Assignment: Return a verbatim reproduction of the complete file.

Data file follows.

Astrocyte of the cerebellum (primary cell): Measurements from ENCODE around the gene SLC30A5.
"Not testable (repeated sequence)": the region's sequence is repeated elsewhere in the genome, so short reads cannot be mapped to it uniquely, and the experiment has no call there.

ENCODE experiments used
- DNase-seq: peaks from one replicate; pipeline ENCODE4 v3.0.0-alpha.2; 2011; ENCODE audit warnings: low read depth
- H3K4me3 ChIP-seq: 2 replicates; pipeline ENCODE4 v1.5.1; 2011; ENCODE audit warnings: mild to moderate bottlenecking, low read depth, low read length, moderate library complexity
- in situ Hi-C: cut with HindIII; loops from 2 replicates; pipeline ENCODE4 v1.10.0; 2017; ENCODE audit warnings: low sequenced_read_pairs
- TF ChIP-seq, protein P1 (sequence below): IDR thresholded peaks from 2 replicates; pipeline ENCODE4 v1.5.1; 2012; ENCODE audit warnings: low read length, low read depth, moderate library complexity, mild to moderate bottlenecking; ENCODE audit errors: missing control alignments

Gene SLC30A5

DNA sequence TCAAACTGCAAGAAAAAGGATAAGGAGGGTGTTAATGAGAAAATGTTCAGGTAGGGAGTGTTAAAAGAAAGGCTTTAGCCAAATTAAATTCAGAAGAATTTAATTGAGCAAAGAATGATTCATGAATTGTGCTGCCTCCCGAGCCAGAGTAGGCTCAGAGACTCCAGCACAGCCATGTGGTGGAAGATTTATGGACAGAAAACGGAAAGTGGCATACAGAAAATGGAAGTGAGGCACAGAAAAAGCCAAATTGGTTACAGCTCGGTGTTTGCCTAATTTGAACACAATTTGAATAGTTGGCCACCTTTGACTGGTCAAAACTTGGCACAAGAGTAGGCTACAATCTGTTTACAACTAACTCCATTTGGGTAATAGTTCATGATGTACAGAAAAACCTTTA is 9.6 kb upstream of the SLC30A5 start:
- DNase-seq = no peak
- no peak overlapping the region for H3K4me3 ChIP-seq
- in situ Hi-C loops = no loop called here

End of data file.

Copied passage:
Astrocyte of the cerebellum (primary cell): Measurements from ENCODE around the gene SLC30A5.
"Not testable (repeated sequence)": the region's sequence is repeated elsewhere in the genome, so short reads cannot be mapped to it uniquely, and the experiment has no call there.

ENCODE experiments used
- DNase-seq: peaks from one replicate; pipeline ENCODE4 v3.0.0-alpha.2; 2011; ENCODE audit warnings: low read depth
- H3K4me3 ChIP-seq: 2 replicates; pipeline ENCODE4 v1.5.1; 2011; ENCODE audit warnings: mild to moderate bottlenecking, low read depth, low read length, moderate library complexity
- in situ Hi-C: cut with HindIII; loops from 2 replicates; pipeline ENCODE4 v1.10.0; 2017; ENCODE audit warnings: low sequenced_read_pairs
- TF ChIP-seq, protein P1 (sequence below): IDR thresholded peaks from 2 replicates; pipeline ENCODE4 v1.5.1; 2012; ENCODE audit warnings: low read length, low read depth, moderate library complexity, mild to moderate bottlenecking; ENCODE audit errors: missing control alignments

Gene SLC30A5

DNA sequence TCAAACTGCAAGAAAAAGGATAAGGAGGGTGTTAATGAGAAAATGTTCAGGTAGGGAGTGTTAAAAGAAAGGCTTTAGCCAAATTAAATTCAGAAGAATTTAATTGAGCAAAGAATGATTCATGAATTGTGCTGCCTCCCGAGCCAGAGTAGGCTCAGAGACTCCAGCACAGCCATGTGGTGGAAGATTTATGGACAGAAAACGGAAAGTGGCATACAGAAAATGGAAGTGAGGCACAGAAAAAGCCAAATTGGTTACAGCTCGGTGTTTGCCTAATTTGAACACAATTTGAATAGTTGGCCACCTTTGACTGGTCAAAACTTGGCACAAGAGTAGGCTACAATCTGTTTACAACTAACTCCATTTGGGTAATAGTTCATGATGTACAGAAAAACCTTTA is 9.6 kb upstream of the SLC30A5 start:
- DNase-seq = no peak
- no peak overlapping the region for H3K4me3 ChIP-seq
- in situ Hi-C loops = no loop called here